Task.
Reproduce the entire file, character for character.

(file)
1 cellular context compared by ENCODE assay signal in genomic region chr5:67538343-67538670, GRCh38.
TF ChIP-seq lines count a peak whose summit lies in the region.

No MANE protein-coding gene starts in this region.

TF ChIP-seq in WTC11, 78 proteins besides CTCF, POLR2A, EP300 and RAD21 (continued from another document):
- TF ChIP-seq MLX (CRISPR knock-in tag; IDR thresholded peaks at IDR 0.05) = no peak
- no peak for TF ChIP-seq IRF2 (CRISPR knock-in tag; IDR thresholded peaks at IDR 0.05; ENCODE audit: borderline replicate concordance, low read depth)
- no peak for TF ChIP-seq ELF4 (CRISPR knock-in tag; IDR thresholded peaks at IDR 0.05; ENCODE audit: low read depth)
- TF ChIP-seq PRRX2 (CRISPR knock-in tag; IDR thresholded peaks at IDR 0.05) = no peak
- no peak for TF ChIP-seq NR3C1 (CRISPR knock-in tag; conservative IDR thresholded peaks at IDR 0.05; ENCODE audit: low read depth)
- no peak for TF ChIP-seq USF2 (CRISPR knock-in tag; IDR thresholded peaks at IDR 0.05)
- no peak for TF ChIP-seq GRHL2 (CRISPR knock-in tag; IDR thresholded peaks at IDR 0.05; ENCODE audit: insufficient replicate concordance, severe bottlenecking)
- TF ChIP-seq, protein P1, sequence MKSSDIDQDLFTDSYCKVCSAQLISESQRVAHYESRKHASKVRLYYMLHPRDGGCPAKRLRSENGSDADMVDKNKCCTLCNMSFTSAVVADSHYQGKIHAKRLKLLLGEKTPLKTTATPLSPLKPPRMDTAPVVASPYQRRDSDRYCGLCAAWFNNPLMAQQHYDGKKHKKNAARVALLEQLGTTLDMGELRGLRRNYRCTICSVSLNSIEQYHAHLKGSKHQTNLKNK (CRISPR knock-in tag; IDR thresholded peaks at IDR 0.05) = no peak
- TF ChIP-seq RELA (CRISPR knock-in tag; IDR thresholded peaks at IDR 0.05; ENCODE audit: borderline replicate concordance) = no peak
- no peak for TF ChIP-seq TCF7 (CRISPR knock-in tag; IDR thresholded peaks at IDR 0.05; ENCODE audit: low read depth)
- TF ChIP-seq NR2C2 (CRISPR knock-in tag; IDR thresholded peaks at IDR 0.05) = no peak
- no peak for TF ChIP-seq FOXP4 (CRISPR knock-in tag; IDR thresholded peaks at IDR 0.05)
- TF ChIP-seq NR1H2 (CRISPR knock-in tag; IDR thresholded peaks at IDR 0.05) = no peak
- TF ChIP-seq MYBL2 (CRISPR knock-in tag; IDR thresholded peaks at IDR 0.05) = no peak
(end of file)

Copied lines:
1 cellular context compared by ENCODE assay signal in genomic region chr5:67538343-67538670, GRCh38.
TF ChIP-seq lines count a peak whose summit lies in the region.

No MANE protein-coding gene starts in this region.

TF ChIP-seq in WTC11, 78 proteins besides CTCF, POLR2A, EP300 and RAD21 (continued from another document):
- TF ChIP-seq MLX (CRISPR knock-in tag; IDR thresholded peaks at IDR 0.05) = no peak
- no peak for TF ChIP-seq IRF2 (CRISPR knock-in tag; IDR thresholded peaks at IDR 0.05; ENCODE audit: borderline replicate concordance, low read depth)
- no peak for TF ChIP-seq ELF4 (CRISPR knock-in tag; IDR thresholded peaks at IDR 0.05; ENCODE audit: low read depth)
- TF ChIP-seq PRRX2 (CRISPR knock-in tag; IDR thresholded peaks at IDR 0.05) = no peak
- no peak for TF ChIP-seq NR3C1 (CRISPR knock-in tag; conservative IDR thresholded peaks at IDR 0.05; ENCODE audit: low read depth)
- no peak for TF ChIP-seq USF2 (CRISPR knock-in tag; IDR thresholded peaks at IDR 0.05)
- no peak for TF ChIP-seq GRHL2 (CRISPR knock-in tag; IDR thresholded peaks at IDR 0.05; ENCODE audit: insufficient replicate concordance, severe bottlenecking)
- TF ChIP-seq, protein P1, sequence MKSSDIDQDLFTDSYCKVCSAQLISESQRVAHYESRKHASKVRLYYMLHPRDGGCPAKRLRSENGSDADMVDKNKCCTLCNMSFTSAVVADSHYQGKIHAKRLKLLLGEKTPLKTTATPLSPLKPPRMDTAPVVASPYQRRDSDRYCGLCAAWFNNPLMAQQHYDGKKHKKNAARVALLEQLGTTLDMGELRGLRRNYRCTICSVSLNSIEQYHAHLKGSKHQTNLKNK (CRISPR knock-in tag; IDR thresholded peaks at IDR 0.05) = no peak
- TF ChIP-seq RELA (CRISPR knock-in tag; IDR thresholded peaks at IDR 0.05; ENCODE audit: borderline replicate concordance) = no peak
- no peak for TF ChIP-seq TCF7 (CRISPR knock-in tag; IDR thresholded peaks at IDR 0.05; ENCODE audit: low read depth)
- TF ChIP-seq NR2C2 (CRISPR knock-in tag; IDR thresholded peaks at IDR 0.05) = no peak
- no peak for TF ChIP-seq FOXP4 (CRISPR knock-in tag; IDR thresholded peaks at IDR 0.05)
- TF ChIP-seq NR1H2 (CRISPR knock-in tag; IDR thresholded peaks at IDR 0.05) = no peak
- TF ChIP-seq MYBL2 (CRISPR knock-in tag; IDR thresholded peaks at IDR 0.05) = no peak